All Comparisons

Stilton Cheese vs Raclette Cheese

Stilton Cheese

Stilton is one of the best-known British blue cheeses, traditionally made in two varieties: blue and white. Blue Stilton is creamy and crumbly with a distinctively sharp, rich flavor produced by the blue veins. White Stilton, less common, is the milder of the two and does not have the blue veining.

Raclette Cheese

Raclette is a semi-hard cheese made from cow's milk, famous for melting beautifully. It is native to parts of Switzerland and France. The cheese is typically heated, either in front of a fire or by a special machine, then scraped onto diners' plates; it's commonly served with small potatoes, gherkins, pickled onions, and dried meat.

Comparing the Two Cheeses


Many cheeses have some kind of protected status that makes it so they can only be produced in a certain manner and location. Stilton Cheese has a PDO (1996). Raclette Cheese has a .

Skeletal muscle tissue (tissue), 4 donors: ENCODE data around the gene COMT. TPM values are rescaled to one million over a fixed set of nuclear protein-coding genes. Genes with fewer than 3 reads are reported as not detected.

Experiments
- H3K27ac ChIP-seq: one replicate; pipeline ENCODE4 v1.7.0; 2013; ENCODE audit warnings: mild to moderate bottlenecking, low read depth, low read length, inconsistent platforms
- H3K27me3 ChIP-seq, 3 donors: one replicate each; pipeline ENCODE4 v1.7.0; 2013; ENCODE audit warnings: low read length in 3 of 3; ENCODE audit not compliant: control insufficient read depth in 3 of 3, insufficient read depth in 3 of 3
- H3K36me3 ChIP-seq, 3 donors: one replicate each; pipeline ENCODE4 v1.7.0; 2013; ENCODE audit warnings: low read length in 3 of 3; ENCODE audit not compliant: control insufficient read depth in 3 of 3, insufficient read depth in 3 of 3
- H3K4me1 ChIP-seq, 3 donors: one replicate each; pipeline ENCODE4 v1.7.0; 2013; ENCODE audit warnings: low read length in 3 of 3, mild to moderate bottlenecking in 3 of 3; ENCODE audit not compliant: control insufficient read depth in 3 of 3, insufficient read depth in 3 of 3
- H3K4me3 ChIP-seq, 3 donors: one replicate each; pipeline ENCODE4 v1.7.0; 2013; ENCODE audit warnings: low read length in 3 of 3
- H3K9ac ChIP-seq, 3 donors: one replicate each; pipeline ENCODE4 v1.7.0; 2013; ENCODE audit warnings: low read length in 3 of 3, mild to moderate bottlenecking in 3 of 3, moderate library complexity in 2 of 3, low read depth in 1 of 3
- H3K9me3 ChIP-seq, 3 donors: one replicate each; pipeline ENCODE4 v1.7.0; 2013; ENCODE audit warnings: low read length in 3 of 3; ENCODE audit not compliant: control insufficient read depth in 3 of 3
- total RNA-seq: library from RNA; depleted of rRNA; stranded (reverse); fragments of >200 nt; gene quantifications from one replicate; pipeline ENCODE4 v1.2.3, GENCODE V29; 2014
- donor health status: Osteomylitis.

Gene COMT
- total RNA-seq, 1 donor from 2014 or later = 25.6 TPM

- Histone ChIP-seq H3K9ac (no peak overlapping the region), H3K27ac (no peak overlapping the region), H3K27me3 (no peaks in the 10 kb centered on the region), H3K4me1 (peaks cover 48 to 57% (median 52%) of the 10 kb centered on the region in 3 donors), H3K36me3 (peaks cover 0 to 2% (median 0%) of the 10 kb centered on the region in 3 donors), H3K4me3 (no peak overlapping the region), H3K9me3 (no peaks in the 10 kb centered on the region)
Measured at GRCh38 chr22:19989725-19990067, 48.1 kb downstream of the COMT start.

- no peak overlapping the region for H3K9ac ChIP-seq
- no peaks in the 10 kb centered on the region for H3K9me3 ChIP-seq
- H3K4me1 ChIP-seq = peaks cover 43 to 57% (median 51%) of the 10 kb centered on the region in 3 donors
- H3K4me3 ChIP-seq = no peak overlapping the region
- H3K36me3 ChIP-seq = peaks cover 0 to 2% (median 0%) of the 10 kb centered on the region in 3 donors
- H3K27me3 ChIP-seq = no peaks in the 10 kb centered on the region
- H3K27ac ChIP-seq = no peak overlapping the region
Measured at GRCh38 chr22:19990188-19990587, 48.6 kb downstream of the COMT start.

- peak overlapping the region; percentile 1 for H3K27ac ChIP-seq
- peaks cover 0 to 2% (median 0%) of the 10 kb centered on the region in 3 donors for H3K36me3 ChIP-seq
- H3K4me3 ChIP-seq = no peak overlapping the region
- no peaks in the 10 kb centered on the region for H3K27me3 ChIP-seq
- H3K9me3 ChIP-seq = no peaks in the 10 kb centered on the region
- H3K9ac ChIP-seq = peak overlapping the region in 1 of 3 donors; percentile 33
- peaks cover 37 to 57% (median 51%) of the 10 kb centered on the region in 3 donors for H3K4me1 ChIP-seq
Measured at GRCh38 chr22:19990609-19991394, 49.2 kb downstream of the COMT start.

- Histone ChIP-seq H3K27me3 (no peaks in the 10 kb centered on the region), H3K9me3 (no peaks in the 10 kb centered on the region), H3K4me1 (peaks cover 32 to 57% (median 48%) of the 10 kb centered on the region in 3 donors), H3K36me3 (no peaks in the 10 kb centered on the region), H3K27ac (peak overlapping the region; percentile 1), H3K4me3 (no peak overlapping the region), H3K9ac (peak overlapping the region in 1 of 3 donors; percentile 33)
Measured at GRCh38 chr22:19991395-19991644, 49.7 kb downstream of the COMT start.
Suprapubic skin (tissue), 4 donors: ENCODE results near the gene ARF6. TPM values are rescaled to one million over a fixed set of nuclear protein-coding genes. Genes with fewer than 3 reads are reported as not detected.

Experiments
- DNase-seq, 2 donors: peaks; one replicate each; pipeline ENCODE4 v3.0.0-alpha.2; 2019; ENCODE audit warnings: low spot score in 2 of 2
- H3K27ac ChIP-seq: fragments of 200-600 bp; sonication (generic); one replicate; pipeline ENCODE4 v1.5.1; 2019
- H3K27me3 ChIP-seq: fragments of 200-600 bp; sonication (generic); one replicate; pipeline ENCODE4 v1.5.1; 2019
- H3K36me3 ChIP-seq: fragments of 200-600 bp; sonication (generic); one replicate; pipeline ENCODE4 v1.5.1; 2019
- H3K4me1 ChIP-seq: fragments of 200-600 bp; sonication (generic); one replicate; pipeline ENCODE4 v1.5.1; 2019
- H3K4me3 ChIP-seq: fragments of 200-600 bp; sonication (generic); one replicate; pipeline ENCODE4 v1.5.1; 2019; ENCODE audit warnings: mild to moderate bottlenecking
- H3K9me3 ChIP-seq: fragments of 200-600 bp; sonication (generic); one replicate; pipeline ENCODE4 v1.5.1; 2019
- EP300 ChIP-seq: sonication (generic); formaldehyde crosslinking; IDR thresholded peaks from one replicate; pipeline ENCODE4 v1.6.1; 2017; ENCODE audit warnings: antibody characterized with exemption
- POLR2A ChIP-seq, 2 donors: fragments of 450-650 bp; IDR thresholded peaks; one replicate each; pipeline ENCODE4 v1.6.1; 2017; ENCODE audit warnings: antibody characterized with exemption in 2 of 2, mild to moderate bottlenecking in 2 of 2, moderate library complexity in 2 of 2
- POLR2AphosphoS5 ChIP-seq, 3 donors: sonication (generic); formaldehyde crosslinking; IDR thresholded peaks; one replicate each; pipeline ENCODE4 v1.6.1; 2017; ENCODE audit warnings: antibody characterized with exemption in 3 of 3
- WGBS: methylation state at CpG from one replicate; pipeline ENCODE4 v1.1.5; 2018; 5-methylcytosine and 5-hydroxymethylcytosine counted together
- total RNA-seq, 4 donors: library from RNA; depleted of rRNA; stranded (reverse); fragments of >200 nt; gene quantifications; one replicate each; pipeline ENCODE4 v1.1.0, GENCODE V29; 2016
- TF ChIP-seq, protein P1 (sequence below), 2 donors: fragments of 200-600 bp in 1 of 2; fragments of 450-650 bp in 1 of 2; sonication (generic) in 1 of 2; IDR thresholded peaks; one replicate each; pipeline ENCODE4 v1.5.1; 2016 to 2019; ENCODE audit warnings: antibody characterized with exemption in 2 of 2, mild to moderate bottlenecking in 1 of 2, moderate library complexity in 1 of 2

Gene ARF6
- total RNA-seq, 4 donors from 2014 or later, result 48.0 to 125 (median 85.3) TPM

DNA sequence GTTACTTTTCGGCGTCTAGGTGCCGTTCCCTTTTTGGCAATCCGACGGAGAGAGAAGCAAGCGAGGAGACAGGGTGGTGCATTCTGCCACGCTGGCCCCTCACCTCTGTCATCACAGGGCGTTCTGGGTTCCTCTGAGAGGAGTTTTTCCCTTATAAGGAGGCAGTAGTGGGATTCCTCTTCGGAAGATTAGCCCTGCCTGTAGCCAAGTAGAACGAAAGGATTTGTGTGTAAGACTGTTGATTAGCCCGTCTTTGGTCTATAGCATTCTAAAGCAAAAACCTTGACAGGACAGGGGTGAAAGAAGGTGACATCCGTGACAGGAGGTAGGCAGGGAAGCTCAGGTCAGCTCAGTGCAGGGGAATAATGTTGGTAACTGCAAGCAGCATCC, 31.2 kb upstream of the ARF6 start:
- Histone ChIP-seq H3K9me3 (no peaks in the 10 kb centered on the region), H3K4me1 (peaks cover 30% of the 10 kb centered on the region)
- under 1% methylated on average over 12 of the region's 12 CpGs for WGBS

Milk Type and Treatment

Stilton Cheese is made with cow milk. Raclette Cheese is made with cow milk that is typically raw.

Composition and Texture

Raclette Cheese has a moisture content of 36-44%. Raclette's texture can be described as "semisoft, smooth".

Flavor and Aroma

Raclette Cheese has a mildly acidic flavor.

Appearance and Aging

Raclette Cheese comes in wheel, 14-15 inches in diameter, approximately 3 inches in height and weighing between 15 to 18 pounds and has an aging period of 3-4 months .

Rind and Rennet Type

Raclette Cheese's rind is described as washed , with animal rennet.

Stilton Cheese Raclette Cheese
Country of Origin United Kingdom Switzerland
Specific Origin Nottinghamshire, Leicestershire, Derbyshire Alpine regions
Certification PDO (1996)
Milk Type Cow’s milk Cow's milk
Milk Treatment Raw
Moisture Content 36-44%
Rind Washed
Texture Semisoft, smooth
Flavor Mildly acidic
Forms Wheel, 14-15 inches in diameter, approximately 3 inches in height and weighing between 15 to 18 pounds
Age 3-4 months
Rennet Type Animal
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